Children love to get their hands on everything. They are curious about the world around them and want to touch everything their minds wonder about. And while their approach to discovering new things might make some parents worried, there is no fear! Touch is one of the most important senses for developing children because it helps children start to grasp the three-dimensional world we live in, allowing them to physically interact with objects and comprehend how things work.
With today’s busy schedules, it is easy to depend on educational electronics to help children learn, but research has shown that even with all of today’s technology, children still prefer hands-on activities. Studies not only encourage parents to buy building blocks and shape-sorting toys to help with spatial thinking skills, but also to foster hands-on play to build interaction between parent and child. Hands-on play gives parents and children time to communicate with each other and allow children to make connections between verbal words and actions. A study found that children who engaged in block building with an adult had more opportunities to hear words like “over” and “under” and see these actions taking place. Hands-on play helps children develop spatial thinking, an important concept in mathematics and physics.
And hands-on activities are not just for little kids. Research has found that when grade school and high school teachers have students perform mathematic word problems and science equations, students are able to come up with the correct answer faster than students reading the problem. The reason behind this is that by connecting words with actions, students make the connection between what word goes with what action and come to the correct answer. Teachers have found that giving different visual methods to a lesson is better received than giving two verbal methods. Children stay engaged with hands-on interaction because it keeps them moving and shows how much learning can be fun!
Hands-on activities can be done anywhere! Some fun and educational things parents can do to encourage hands-on play are:
- Create a sensory bin: Sensory bins are a fun and affordable way for kids to learn by touch. Items like seeds, sand, and buttons can be found around the house and the bins can change to fit the child’s interest. Sensory bins help children explore with their senses, work on their math and motor skills, and help develop their language and conversation skills.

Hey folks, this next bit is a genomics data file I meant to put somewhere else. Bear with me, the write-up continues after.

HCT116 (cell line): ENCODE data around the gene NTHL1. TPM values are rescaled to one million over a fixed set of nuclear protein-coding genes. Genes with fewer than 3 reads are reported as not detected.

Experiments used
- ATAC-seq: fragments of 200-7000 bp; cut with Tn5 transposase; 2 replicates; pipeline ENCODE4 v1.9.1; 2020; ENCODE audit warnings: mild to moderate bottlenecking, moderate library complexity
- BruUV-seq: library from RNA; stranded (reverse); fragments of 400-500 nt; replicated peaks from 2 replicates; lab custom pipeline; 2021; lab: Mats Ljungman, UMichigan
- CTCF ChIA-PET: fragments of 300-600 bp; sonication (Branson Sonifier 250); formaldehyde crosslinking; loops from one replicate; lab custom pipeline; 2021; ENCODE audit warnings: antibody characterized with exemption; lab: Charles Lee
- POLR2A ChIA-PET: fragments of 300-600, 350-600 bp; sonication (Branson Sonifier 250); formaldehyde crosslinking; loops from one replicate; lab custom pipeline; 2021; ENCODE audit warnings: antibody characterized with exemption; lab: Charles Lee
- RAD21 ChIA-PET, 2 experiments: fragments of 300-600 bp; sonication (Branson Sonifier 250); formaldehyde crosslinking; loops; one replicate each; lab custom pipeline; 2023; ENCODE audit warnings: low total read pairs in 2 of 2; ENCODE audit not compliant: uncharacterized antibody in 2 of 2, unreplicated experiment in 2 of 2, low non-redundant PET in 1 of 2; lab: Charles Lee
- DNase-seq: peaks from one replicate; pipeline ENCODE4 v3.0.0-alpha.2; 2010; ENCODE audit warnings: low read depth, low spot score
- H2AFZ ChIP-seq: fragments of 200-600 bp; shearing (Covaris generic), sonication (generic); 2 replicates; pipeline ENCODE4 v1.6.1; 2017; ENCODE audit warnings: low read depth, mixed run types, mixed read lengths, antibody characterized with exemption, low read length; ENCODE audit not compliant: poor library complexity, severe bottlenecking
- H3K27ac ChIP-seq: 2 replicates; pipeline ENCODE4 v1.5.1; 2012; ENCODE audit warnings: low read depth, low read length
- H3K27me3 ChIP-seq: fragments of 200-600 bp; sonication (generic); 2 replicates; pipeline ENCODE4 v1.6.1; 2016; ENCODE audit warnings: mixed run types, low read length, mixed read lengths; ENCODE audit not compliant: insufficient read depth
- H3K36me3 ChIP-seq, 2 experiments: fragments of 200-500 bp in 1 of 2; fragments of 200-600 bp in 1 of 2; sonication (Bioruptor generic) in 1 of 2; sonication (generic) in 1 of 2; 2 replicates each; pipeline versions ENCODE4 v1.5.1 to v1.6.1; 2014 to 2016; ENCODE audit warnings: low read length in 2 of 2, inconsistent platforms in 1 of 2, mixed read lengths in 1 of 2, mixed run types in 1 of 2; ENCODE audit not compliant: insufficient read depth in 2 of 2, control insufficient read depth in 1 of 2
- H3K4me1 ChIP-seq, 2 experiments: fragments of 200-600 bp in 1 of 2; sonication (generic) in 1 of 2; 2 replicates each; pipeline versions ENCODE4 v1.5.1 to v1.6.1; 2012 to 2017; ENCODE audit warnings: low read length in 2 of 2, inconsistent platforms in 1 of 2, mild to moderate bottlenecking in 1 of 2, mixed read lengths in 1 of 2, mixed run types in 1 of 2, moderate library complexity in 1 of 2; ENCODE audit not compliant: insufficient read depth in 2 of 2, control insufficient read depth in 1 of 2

- Blocks are back: Building blocks are one of the oldest toys out there, but their importance for a child’s developing mind has not changed over the centuries. They help spark a child’s interest for building and allow children to learn about gravity and height when the tower they built falls. Just because it is not the latest electronic does not mean building blocks are out of style!
- Have a crafts day: Children love getting their hands dirty and crafts are a fun opportunity to interact with your child and create something beautiful! The wonderful thing about having a crafts day is that the possibilities are endless. From sunflower seed projects where you can explain how plants are grown to learning about their alphabet and what types of animals start with each letter. The ideas are endless!
- Have a fun family outing at the Museum: Children love going out and exploring new environments. Children’s Museum of Illinois is a great place to go where kids can be kids and explore their interests with our fun, interactive exhibits. Children can learn while climbing, imagining, and building in our many exhibits. It’s a family outing no one would want to miss.
There are so many fun ways to incorporate hands-on activities in a child’s life. Children learn through play. So get excited and start playing!
Article written by Terri Purcell